It’s Wednesday and time for our Man around Nairobi segment where we meet the men who work, live and make Nairobi their playground. Today’s Man Around Nairobi is Chiira Maina. Chiira Maina says he is a student of the world. He writes on the Internet and considers the Internet his playground.
1. Did you grow up in Nairobi?
I grew up all over the country. No, really it was in just four places that are far-flung from each other but all of them hold dear memories. I was born in Nyeri where I lived with my folks for about two years until my mum had to go and work somewhere past Eldoret. So we moved there and it is where I supposedly learnt my first Swahili words. I have vivid memories of the maize plantations and the oil depot in Eldoret. We then moved to Voi where I started my schooling & improved my Swahili. Then we moved to Githurai (yes, that Githurai they talk about badly on the Internet) where everything else happened in between growing up and finishing my education.
2. What do you love about Nairobi?
I love Nairobi because of the jacaranda trees, the hidden places that are in plain sight and the cosmopolitan nature that still has hints of upcountry. It is a mix unlike any other; fast when it needs to be, slow when it is appropriate.
3. What would you change about Nairobi?
The traffic. Not as horrendous as our neighbouring countries’ capital cities but we do need to fix it.
Add to that, the drainage especially when it rains and then the sewers burst. The other half of Nairobi (Nairobi Half-Life, the movie) will soon overcome us if the employment issue is not fixed.
Linked to the second point above is also the resulting mushrooming of the concrete jungle. We should be able to have controlled development.
Our public transport is also another nightmare that needs help. Just someone to get it organized.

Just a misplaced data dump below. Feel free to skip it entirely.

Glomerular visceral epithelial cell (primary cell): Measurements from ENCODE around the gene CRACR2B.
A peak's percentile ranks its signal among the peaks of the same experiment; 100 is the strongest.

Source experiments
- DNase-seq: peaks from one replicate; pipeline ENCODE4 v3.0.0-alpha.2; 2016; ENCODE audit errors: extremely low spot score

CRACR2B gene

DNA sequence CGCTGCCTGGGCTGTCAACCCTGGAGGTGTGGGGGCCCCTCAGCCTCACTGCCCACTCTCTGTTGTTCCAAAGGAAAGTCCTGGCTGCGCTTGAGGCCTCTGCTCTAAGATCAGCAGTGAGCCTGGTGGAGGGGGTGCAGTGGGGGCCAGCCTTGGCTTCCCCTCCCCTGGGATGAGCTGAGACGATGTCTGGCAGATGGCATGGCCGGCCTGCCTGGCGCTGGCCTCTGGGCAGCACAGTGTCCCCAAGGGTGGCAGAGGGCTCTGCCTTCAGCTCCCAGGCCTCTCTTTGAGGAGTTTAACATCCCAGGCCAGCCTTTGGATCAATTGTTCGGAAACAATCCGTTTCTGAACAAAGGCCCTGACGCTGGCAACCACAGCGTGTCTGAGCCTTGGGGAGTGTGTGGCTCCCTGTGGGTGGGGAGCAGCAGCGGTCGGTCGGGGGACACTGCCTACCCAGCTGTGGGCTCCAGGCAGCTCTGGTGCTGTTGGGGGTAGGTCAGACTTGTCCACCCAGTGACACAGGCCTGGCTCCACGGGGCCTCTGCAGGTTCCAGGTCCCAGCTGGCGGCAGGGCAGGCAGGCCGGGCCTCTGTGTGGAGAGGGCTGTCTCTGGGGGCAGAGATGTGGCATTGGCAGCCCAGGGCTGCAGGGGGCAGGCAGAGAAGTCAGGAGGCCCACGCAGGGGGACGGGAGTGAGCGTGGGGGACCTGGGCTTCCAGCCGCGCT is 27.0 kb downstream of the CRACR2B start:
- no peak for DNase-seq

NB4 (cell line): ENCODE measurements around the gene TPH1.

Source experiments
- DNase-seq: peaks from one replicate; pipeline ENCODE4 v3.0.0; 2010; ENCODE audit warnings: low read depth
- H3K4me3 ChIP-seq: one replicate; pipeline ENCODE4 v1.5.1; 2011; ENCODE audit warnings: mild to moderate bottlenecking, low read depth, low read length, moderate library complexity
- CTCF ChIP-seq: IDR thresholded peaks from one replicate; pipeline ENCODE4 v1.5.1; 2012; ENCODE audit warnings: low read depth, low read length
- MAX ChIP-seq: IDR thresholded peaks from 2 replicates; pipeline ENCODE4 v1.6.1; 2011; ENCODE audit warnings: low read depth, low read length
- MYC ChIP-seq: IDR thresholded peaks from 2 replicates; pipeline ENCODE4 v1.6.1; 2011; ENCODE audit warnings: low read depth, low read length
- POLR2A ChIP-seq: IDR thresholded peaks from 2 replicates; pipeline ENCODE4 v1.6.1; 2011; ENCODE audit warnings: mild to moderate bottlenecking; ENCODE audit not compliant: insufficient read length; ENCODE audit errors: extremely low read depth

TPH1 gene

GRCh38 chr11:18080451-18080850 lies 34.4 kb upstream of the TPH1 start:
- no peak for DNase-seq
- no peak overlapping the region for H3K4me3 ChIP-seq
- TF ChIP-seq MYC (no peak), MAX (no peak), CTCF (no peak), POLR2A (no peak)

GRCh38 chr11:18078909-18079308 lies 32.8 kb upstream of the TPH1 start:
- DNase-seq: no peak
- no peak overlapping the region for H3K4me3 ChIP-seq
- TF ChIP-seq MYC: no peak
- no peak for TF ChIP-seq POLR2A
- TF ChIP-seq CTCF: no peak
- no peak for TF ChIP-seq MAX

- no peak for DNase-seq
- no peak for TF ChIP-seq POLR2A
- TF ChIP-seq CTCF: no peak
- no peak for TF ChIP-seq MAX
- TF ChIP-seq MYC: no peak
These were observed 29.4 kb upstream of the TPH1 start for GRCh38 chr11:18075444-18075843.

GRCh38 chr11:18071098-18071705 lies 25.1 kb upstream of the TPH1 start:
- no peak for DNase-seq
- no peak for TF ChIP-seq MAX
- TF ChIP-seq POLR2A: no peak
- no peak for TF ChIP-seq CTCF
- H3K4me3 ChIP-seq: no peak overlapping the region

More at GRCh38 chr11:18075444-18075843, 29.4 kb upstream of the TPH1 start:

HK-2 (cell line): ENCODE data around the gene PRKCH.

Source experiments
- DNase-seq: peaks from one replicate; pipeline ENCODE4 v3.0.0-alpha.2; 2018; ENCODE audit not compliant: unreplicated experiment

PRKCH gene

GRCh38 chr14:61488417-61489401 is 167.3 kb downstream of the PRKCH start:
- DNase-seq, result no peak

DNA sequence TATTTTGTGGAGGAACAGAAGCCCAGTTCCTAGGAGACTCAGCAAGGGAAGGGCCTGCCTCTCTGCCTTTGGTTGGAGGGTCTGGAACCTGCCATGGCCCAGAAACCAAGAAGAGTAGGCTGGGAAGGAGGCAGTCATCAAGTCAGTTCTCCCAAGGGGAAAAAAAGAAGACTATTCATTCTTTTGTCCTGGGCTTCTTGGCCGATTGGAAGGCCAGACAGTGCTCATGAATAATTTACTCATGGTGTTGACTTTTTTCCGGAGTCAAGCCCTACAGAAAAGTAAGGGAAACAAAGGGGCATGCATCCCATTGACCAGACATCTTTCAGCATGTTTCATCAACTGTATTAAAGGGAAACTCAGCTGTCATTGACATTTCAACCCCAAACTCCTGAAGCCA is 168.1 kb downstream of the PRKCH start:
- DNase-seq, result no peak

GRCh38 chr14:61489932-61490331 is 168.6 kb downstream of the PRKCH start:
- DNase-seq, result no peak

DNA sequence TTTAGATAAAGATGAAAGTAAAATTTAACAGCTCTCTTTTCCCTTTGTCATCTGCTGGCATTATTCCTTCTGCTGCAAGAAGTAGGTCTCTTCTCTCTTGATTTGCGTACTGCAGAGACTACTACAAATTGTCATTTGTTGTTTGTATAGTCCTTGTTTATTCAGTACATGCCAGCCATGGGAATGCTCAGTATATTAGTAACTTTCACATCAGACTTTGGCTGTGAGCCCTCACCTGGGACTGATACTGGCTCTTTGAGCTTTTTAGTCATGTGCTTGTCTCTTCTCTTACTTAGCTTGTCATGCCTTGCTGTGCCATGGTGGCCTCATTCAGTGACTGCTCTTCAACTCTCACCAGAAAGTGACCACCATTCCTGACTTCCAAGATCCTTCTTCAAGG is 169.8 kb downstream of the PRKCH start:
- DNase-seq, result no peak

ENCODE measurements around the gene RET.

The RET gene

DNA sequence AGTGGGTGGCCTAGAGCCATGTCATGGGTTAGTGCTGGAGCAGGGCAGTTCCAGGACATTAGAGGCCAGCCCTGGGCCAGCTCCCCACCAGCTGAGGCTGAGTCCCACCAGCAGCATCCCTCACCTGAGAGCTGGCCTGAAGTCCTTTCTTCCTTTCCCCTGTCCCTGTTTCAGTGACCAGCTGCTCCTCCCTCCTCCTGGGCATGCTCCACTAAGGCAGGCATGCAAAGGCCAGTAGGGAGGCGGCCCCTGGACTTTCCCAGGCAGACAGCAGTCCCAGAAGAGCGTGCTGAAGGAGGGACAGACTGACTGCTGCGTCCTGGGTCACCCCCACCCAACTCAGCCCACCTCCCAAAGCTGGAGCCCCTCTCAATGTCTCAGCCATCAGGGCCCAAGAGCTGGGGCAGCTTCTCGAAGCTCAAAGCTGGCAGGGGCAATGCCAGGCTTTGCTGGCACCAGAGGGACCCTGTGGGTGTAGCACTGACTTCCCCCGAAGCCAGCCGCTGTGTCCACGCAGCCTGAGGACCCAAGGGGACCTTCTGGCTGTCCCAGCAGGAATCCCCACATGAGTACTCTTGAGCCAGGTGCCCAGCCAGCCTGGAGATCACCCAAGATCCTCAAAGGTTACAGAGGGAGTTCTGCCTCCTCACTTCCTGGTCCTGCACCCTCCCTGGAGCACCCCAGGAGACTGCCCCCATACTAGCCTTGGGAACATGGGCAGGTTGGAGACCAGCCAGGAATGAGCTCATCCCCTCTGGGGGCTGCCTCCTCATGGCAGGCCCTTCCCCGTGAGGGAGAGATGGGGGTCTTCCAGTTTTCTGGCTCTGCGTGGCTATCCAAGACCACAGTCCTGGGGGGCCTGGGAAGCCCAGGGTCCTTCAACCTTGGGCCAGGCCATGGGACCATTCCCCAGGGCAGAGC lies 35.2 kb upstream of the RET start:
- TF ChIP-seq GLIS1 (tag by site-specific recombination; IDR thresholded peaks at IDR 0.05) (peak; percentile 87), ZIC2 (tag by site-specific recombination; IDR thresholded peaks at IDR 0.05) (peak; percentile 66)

4. As a professional how is it working in Nairobi? Is Nairobi open to what you do or what could be better?
Working in Nairobi is indescribable. I work in advertising so there are days you will work with a multinational that will import & impart knowledge. Some days you will work with an SME that is setting out on its marketing journey. On other days you will work with companies in between. It is a mix of everything. Nairobi is very much open to opportunities though there is so much more that could be done if people fully embraced them. The cautious nature of Nairobians is because the very same Nairobians are very slick with their words.
5. If you had a tourist friend coming in from outside the country what three things would you say to sell them the idea that Nairobi is worth visiting?
Three things that make Nairobi unique:
Local cuisine. I don’t know where I would start with this but we would find a way to go about it.
Sight-seeing. Nairobi is a mix of history & nature all within a very small radius. Start off with Karura, pass by the National Museum, Nairobi Gallery, Kenya National Archives, Nairobi National Park and finally the Oloolua Nature Trail probably for camping/overnight stay.
A night out in Nairobi. Do the full stretch from Nairobi West, Lang’ata, Ngong Road, and finally Westlands. Mayai boiro (boiled eggs) plus smokies with lots of kachumbari in the morning as the sun peeks out.
You can interact with Chiira Maina on his Twitter handle @Chiira.